2. Follow These Tips
In light of the national trend to rule in favor of employee status, your company should stay keenly aware of the relationship maintained with any independent contractor.
Keep in mind these tips when your hire an independent contractor:
- Hire an individual independently licensed or certified to conduct the particular services, or
- Hire an individual customarily engaged in these services for other businesses, and
- Specify the individual’s duties and payment in an independent contractor agreement.
- Do not supervise or direct the worker.
- Do not delegate work considered a regular and essential part of your business.
This boils down to maintaining the “independent” in “independent contractor.” The focus of your relationship with the worker should always be on preserving that independence. Prior to commencing a business relationship with an independent contractor, it is wise to consult with legal counsel to ensure the contract and services are consistent with currently evolving legal developments.
3. Get it in Writing
It is also wise to get the terms of the agreement in writing. This is important for the following reasons:
- A writing clarifies the terms of the agreement and forces both parties’ review. This eliminates misunderstandings or incorrect assumptions from the start.
- An oral discussion about the terms of the agreement is hard to remember, by putting it in writing both parties may conveniently reference the terms in the future.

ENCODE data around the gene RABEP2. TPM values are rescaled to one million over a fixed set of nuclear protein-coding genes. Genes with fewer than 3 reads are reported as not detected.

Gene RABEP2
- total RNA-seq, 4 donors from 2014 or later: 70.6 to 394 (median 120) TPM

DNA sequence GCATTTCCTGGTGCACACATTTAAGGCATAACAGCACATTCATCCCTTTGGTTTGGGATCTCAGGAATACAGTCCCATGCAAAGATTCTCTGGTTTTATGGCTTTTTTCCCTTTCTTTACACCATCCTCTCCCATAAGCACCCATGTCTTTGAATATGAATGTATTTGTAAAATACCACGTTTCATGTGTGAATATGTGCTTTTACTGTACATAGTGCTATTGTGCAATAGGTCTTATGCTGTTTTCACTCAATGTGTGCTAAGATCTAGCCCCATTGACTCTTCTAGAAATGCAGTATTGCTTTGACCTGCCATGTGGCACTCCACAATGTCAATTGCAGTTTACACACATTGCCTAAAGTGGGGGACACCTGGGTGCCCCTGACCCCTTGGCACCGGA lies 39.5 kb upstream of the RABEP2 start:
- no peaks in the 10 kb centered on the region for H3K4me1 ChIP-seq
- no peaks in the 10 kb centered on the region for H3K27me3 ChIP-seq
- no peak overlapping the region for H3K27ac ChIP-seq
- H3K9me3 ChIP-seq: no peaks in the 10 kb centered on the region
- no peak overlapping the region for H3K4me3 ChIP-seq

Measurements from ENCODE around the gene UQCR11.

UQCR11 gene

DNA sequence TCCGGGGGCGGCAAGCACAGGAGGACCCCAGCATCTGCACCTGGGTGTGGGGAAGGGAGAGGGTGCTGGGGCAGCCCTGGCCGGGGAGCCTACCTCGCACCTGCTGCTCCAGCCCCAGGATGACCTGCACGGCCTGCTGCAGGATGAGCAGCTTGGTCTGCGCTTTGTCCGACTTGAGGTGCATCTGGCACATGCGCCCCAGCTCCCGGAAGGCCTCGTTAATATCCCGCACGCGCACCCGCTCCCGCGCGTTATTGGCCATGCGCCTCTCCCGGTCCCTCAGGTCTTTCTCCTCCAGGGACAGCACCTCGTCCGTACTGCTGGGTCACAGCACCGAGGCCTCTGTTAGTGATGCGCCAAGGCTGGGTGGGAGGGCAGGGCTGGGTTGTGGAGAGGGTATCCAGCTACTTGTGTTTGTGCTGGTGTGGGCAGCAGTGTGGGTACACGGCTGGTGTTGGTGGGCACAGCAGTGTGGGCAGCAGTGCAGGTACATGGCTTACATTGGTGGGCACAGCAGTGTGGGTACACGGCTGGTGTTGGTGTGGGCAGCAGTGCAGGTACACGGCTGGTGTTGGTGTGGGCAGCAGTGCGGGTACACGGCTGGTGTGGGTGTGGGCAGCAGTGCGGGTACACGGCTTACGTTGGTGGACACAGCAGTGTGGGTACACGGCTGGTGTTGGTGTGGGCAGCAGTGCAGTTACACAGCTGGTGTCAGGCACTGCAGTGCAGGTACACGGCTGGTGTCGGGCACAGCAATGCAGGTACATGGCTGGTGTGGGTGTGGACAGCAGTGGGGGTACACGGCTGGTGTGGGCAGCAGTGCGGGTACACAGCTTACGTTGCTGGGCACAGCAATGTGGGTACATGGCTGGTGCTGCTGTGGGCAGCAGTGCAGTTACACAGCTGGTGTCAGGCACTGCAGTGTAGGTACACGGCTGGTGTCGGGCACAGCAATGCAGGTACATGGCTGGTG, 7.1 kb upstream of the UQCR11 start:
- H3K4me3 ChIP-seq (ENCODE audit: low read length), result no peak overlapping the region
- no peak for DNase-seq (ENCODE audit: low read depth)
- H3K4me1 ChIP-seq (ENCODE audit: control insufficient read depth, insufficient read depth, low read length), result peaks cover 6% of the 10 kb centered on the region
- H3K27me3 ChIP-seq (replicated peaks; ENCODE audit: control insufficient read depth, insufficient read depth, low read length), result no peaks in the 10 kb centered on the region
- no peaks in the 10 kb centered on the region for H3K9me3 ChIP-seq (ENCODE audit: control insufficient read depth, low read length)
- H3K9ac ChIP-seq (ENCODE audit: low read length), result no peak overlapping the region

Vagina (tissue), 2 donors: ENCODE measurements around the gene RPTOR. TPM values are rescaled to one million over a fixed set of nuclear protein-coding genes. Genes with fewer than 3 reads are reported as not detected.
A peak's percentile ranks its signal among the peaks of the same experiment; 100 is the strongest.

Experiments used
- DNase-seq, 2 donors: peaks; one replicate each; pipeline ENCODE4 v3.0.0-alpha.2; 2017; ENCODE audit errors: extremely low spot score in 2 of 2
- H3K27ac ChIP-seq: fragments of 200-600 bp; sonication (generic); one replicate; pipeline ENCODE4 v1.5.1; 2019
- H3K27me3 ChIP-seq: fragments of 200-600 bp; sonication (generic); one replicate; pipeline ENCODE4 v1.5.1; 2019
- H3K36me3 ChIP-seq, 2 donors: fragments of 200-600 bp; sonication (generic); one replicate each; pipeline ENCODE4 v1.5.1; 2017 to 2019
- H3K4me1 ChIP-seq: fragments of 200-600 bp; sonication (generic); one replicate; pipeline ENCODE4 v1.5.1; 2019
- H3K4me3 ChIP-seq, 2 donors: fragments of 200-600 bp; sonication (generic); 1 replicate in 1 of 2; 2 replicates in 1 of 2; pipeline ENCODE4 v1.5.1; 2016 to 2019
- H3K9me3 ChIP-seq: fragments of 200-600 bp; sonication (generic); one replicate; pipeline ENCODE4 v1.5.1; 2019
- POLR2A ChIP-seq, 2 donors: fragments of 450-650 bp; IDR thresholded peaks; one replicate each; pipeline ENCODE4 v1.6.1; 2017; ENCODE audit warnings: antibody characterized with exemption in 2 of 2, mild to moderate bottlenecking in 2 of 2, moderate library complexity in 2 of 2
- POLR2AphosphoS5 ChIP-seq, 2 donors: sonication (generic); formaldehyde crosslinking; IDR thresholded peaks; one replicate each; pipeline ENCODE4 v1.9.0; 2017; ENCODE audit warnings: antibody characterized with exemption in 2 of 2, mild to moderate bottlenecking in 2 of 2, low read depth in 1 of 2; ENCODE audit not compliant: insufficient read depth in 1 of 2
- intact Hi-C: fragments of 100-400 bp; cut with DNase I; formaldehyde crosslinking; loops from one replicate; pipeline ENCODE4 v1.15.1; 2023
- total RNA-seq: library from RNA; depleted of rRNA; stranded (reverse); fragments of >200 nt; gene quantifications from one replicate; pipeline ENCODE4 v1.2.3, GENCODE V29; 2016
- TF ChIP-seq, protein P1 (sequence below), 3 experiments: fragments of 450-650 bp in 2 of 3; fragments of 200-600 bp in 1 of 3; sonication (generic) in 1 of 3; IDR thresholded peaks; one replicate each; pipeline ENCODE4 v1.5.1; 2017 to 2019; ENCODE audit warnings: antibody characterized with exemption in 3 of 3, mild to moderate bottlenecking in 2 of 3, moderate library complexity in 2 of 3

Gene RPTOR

- An employer appears more professional when it memorializes the working relationship.
One last tip—anytime a business pays an independent contractor $600 or more in a fiscal year it must complete a 1099-MISC form. This requires an employer to complete two 1099 forms—one for the company to file for its own taxes and another for the independent contractor to file with his or her taxes.
New York Update
Effective May 15, 2017, New York law increased the regulations for employer relationships with independent contractors by enacting the “Freelance Isn’t Free” Act (the “Act”). To solidly and add to the content of this article and its recommended “best practices,” the Act provides the following:
- For jobs amounting to $800 or more, the contract between the employer and the independent contractor must be in writing;
- Independent contractors must be paid in a timely and complete manner (i.e. within 30 days after the completion of the work, unless the parties provided otherwise in their agreement);
- The Act prevents employers from retaliating against an independent contractor for he or she exercising rights under the new Act; and
- Failures to abide by the Act will result in civil penalties (more on that here).
The Act, however, will not apply to would-be independent contractors that are sales representatives, lawyers, and medical professionals. Bearing all this in mind, New York employers should be sure to review the Act and its applicability to their businesses. Remember, folks, stay complaint!
Revised by: Zachary Avina – 05/24/17
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Disclaimer: Although this article may be considered advertising under applicable law and ethical rules, the information in this article is presented for informational purposes only. Nothing herein should be taken as legal advice and this content does not form an attorney-client relationship. If you would like further information, Wilkinson Mazzeo would love to hear from you, so please feel free to reach out with any questions!
Photo Credit: Phillip Harder